Change the Bitmap to a TriPlanar. Right click the Map button for Texture X, paste the map back on to it.
Change the Scale to 0.5 like we did for the Diffuse texture.
Click Back and Save the concrete material.
In the VFB, click on Region Render and select a region around the chair.
Now click Render with V-Ray.
Now that the TriPlanar texture is blending the concrete texture on the chair, these edges are a lot nicer and there doesn’t look to be any seams. Especially on the sphere, you can’t see where the textures blend together at all, removing the issue of seams and pinching that we had before.
The Plywood Material
Now let’s deal with the table. In the Material Browser, type in plywood and select the Plywood – Table material
Click on AutoGen to select a VRayMaterial instead.
Navigate to where you downloaded the tutorial assets and select Plywood.vrmat.
In the VFB, select a region around the table, but before you render, let’s look at the material settings.
In the Material Browser, expand the Plywood material and click to open the Material Editor.
You can see the textures being used in the three axes on the Advanced tab, where we have a texture of plywood edges:
Edge texture for the X-axis
Edge texture for the Z-axis
A texture for the face of the plywood for the Y-axis
Close the Material Editor and render that region you selected around the table.
You can see we have a nice edge texture on the sides while the face texture works great on the front of the table.
The Wall Material
The wall has an undulating pattern to it that relies on a bump texture to simulate the undulations in the design. Keep in mind, this is a simulation of 3d, and you can see at the corner in the image below that the wall is indeed flat and not textured.
Using a Displacement instead of a Bump will actually make the surface geometry dimensional, creating a great effect. Use displacements sparingly as they will increase render times, but their effect is quite impressive.
In the Material Browser, search for decorative and select the Gypsum Wall Board – Decorative material.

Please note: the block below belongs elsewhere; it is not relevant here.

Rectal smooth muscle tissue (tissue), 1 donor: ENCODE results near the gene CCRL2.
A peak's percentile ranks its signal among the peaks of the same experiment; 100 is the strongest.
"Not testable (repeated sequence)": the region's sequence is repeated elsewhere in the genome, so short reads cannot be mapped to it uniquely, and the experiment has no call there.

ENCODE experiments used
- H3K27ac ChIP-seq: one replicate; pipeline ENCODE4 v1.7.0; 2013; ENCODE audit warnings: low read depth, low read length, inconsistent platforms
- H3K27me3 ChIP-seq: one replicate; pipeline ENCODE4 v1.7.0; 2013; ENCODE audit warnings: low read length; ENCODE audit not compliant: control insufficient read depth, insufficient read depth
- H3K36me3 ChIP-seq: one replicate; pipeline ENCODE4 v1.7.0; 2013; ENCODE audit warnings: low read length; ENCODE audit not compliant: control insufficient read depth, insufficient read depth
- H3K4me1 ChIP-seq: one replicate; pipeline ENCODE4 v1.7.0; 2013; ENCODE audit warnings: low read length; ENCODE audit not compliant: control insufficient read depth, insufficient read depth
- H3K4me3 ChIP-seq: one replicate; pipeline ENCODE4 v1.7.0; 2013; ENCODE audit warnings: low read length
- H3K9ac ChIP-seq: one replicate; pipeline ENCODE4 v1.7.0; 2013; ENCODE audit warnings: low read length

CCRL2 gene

Expand the UI with the arrow icon shown below, and click to launch the Material Editor.
You can see in the Basic tab in the image below that there is a map applied to the Bump.
Click the Advanced tab, and expand the Maps section as you can see below. You’ll see the Bump texture parameters, but also Displacement right below it in the dialog.
Right click on the Map button for the Bump and copy the map, and then paste it onto the Displacement Map button.
Turn off the check box for Bump and turn on the Displacement.
You can use Bump and Displacement maps together using the same or even different textures, but we’re just going to use the Displacement. Decrease the Multiplier for Displacement to 0.1 to reduce the effect on the wall.
Save the texture in the File menu but leave the Material Editor open for now.
Select a region on the wall and click Render with V-Ray to see the displacement effect.
As you can see at the corner, there is dimensionality to the wall where there wasn’t before. However we see that the design isn’t quite as detailed as we’d like it yet and we have a few chunky shadows, so go back to the Material Editor.
With displacement mapping, the Edge length parameter helps define detail in the outcome. The shorter the Edge length, the more V-Ray will calculate a finer resolution to the resulting displaced geometry.
Change the value from the default of 4 to 1 and then Save the material.
Render that region again, and you’ll see that the detail is smoother in the feature, and the splotches of shadow have gone away.
Lower Edge length values do increase render times, so you want to be efficient with how low you set the Edge length for any displacement texture.
Turn off region render for a final rendering. Set Quality to Medium and change the Resolution to a DPI of 150 and render the view.
By using the TriPlanar texture we were able to create a more seamless material for concrete chair, as well as a nice plywood for the table. Displacement allows us to create a dimensional look to this feature wall without needing to model the geometry for this effect.